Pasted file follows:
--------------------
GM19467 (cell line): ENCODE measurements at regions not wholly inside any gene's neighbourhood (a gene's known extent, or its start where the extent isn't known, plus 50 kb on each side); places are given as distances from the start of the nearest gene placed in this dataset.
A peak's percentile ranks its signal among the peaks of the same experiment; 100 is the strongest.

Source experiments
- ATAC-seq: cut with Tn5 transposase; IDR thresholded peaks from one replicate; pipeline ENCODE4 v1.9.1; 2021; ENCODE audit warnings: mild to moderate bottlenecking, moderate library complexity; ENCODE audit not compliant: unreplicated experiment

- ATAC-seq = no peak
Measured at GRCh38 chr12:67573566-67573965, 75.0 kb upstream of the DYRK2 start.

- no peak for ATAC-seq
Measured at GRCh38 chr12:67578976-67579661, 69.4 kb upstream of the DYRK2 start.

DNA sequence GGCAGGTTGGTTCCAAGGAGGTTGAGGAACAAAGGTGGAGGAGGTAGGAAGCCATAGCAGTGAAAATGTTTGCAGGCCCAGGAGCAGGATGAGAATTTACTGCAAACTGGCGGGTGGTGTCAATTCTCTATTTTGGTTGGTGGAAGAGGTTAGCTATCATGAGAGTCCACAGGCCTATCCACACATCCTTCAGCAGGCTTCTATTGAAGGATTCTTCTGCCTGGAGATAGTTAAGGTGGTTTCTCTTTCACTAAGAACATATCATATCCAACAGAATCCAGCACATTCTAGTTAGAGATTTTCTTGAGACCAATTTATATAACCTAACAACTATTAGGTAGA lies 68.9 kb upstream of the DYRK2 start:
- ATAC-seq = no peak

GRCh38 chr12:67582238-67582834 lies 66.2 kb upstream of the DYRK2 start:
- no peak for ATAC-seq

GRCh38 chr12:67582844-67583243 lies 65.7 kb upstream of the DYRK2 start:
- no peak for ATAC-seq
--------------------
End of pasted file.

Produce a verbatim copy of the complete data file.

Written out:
GM19467 (cell line): ENCODE measurements at regions not wholly inside any gene's neighbourhood (a gene's known extent, or its start where the extent isn't known, plus 50 kb on each side); places are given as distances from the start of the nearest gene placed in this dataset.
A peak's percentile ranks its signal among the peaks of the same experiment; 100 is the strongest.

Source experiments
- ATAC-seq: cut with Tn5 transposase; IDR thresholded peaks from one replicate; pipeline ENCODE4 v1.9.1; 2021; ENCODE audit warnings: mild to moderate bottlenecking, moderate library complexity; ENCODE audit not compliant: unreplicated experiment

- ATAC-seq = no peak
Measured at GRCh38 chr12:67573566-67573965, 75.0 kb upstream of the DYRK2 start.

- no peak for ATAC-seq
Measured at GRCh38 chr12:67578976-67579661, 69.4 kb upstream of the DYRK2 start.

DNA sequence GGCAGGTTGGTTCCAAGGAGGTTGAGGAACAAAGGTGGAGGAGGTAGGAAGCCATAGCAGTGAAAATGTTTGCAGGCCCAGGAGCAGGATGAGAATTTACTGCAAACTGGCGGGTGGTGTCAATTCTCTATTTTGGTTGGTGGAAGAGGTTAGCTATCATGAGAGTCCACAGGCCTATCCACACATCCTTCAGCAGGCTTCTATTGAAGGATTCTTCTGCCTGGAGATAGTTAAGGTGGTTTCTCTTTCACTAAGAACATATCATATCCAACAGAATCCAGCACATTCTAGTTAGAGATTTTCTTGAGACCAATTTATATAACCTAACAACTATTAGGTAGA lies 68.9 kb upstream of the DYRK2 start:
- ATAC-seq = no peak

GRCh38 chr12:67582238-67582834 lies 66.2 kb upstream of the DYRK2 start:
- no peak for ATAC-seq

GRCh38 chr12:67582844-67583243 lies 65.7 kb upstream of the DYRK2 start:
- no peak for ATAC-seq